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PostPosted: Fri Apr 22, 2016 6:08 am 
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Some commands in Alaska requires rlock() when used in a shared mode file.

It looks like eXpress provides the same commands with the rlock() built in. (you don't need to use the rlock().
This is provided by using DCSTD.CH

In the eXpress documentation, it says APPENDBLANK in one word. But inside, it´s APPEND BLANK in 2 words exactly the same as Alaska xBase++.

To use the eXpress version of APPEND BLANK, you need to add #include DCSTD.CH at the beginning of each PRG file.
Could this be added in the XPJ file?


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PostPosted: Fri Apr 22, 2016 8:00 am 
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Question below.

--- from Alaska Help file.

The #include directive causes the preprocessor to insert the contents of the indicated file into the source code file. Files which are inserted from the preprocessor into the source code are called Include files and should contain only Directives or REQUEST declarations. The contents of an Include file is inserted at the location of the #include directive. The default file extension for include files is ".CH". All Xbase++ Include files are located in the ..\INCLUDE directory.

#include directives are generally placed at the beginning of a source code file. Include files solve a fundamental problem with directives. Directives are scoped to the source file in which they are defined. This means that if the same directive is used in several source files, it must be defined in each file. The Include file provides a method to define directives in one file, and then just #include that file in each source file requiring one more directives contained in that file. By their nature, Include files also promote better modularity, since maintenance of the various directives can be performed in one location.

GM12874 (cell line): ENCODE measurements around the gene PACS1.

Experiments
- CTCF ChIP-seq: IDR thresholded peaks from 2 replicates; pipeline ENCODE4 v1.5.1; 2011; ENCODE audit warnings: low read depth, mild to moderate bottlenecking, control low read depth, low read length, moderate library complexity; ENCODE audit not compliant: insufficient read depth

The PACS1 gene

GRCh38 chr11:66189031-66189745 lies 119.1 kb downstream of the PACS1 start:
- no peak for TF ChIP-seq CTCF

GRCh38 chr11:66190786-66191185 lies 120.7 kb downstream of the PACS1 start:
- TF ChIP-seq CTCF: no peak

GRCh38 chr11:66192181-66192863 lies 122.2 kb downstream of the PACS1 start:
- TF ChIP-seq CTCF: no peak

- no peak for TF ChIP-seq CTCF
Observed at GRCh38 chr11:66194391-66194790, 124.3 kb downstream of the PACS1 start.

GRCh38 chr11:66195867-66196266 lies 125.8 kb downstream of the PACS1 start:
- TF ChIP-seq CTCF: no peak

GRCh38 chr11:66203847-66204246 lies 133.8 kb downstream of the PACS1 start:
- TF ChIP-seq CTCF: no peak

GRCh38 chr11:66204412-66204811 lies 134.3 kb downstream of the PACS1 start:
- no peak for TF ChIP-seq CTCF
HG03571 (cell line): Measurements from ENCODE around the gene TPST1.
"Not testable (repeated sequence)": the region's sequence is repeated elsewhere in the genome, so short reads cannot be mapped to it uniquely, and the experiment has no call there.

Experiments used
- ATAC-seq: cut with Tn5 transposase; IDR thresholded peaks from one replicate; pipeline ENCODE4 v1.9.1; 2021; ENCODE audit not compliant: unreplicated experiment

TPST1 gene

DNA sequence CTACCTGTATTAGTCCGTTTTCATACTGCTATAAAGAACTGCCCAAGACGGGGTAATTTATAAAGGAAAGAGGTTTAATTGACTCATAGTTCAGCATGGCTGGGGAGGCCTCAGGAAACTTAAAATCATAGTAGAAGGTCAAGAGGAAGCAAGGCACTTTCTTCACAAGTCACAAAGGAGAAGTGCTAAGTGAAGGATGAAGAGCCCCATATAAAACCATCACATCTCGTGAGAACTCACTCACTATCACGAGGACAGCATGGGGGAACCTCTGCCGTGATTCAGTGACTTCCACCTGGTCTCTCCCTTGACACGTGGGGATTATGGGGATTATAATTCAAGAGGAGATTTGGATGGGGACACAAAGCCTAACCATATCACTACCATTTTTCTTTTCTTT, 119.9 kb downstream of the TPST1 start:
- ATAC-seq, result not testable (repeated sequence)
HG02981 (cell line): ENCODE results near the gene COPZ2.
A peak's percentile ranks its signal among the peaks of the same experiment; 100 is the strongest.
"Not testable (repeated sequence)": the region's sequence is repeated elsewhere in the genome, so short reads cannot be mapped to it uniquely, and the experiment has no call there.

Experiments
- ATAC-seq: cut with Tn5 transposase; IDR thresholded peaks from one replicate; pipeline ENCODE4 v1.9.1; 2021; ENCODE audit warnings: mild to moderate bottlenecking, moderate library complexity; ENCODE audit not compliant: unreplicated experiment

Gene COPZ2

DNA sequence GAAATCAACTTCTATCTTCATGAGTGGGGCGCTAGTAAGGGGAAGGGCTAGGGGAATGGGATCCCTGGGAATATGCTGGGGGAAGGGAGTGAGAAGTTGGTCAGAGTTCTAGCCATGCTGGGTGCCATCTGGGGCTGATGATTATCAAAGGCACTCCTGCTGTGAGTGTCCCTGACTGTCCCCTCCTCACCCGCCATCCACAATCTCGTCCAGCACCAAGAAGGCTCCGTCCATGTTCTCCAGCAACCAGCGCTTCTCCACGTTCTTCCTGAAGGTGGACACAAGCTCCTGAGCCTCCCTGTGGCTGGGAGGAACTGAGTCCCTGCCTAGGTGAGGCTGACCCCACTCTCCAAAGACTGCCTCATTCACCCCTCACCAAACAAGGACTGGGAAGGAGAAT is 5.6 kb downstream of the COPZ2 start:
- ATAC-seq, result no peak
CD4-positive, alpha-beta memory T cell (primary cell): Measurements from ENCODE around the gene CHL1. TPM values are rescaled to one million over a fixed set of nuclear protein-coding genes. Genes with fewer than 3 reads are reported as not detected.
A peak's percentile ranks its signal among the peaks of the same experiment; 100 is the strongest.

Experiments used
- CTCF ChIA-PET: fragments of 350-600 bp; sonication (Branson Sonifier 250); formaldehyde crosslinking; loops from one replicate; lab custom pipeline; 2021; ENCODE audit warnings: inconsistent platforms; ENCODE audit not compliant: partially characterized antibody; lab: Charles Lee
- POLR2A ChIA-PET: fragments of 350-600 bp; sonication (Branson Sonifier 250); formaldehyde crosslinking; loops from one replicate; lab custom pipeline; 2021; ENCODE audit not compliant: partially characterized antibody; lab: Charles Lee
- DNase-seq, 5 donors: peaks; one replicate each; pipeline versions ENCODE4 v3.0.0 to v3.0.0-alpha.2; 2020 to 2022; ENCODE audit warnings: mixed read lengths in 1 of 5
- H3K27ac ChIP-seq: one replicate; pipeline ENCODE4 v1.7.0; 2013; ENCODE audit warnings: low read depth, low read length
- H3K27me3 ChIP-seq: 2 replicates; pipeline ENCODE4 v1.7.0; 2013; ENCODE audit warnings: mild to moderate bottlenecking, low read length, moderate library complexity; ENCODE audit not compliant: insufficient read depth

The Include file STD.CH is automatically inserted by the preprocessor into each PRG file, without requiring a corresponding #include directive. The file STD.CH contains the directives for the translation of all Xbase++ commands. Instead of STD.CH, another file can be used as the automatic include file by using the /U compiler switch. STD.CH should not be changed. If changes are desired then a copy of STD.CH should be made and that new copy should be incorporated into the compile using /U.

---

So the question is more like: How should the DCSTD.CH be used, since, STD.CH from Alaska is automatically used and they could have the same command, like APPEND BLANK?


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PostPosted: Fri Apr 22, 2016 8:08 am 
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I do not recommend using DCSTD.CH in your applications.

This command set was designed only for using within DC_Dot() and XDOT.EXE.

You will run into many more problems if you do this.

You can easily create your own .CH file with the commands you want.
This will override the same commands that are in STD.CH.

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